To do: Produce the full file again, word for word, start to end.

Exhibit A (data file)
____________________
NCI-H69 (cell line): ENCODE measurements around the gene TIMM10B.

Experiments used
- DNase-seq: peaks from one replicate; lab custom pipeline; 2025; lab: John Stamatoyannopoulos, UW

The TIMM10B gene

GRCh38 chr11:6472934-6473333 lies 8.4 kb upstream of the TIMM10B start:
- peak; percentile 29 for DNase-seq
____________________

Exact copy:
NCI-H69 (cell line): ENCODE measurements around the gene TIMM10B.

Experiments used
- DNase-seq: peaks from one replicate; lab custom pipeline; 2025; lab: John Stamatoyannopoulos, UW

The TIMM10B gene

GRCh38 chr11:6472934-6473333 lies 8.4 kb upstream of the TIMM10B start:
- peak; percentile 29 for DNase-seq